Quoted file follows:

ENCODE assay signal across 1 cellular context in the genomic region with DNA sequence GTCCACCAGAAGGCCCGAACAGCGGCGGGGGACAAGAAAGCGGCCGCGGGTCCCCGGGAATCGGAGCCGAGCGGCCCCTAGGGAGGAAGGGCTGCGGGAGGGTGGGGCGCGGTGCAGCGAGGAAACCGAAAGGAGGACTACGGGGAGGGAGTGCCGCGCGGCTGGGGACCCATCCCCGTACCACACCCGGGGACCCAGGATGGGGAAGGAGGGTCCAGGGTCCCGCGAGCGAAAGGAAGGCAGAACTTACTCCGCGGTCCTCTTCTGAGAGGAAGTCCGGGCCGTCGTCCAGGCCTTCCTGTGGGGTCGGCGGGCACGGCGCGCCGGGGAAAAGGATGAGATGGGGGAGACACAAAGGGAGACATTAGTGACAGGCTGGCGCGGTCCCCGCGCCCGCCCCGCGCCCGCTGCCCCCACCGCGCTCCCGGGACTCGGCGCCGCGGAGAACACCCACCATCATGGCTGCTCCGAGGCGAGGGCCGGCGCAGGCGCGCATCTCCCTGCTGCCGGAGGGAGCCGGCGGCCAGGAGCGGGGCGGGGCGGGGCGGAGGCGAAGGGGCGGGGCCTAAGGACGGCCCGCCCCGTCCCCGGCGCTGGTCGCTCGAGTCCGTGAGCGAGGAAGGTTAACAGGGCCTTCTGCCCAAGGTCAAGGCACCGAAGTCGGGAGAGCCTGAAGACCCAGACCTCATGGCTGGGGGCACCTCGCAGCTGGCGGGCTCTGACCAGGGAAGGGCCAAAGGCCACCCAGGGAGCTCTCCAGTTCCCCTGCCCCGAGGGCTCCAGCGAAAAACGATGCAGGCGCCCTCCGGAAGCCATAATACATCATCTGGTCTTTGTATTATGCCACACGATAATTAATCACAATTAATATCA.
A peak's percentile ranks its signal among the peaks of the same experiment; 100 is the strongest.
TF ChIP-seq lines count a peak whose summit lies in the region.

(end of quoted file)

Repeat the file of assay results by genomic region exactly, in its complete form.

ENCODE assay signal across 1 cellular context in the genomic region with DNA sequence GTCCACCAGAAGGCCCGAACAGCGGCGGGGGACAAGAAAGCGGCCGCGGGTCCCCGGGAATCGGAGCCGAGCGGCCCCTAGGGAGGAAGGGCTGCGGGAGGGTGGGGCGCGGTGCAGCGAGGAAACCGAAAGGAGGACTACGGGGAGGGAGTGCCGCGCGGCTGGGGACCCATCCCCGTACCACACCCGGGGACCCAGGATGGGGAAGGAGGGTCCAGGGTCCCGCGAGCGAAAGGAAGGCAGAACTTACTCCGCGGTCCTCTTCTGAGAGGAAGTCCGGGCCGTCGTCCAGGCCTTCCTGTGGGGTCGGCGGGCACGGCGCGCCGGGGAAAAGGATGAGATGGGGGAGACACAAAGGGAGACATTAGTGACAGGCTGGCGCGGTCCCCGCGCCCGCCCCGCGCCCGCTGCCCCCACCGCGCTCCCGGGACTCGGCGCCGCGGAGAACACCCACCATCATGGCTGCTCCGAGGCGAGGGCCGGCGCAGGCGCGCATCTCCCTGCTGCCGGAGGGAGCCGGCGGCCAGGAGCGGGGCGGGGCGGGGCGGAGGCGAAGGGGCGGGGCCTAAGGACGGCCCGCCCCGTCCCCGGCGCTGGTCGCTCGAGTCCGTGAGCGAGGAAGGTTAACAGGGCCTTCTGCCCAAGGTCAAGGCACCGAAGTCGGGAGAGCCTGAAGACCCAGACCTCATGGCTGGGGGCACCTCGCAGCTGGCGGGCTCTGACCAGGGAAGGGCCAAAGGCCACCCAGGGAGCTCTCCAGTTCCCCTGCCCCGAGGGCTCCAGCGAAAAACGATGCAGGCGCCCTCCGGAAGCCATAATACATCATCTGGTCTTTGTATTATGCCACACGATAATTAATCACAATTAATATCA.
A peak's percentile ranks its signal among the peaks of the same experiment; 100 is the strongest.
TF ChIP-seq lines count a peak whose summit lies in the region.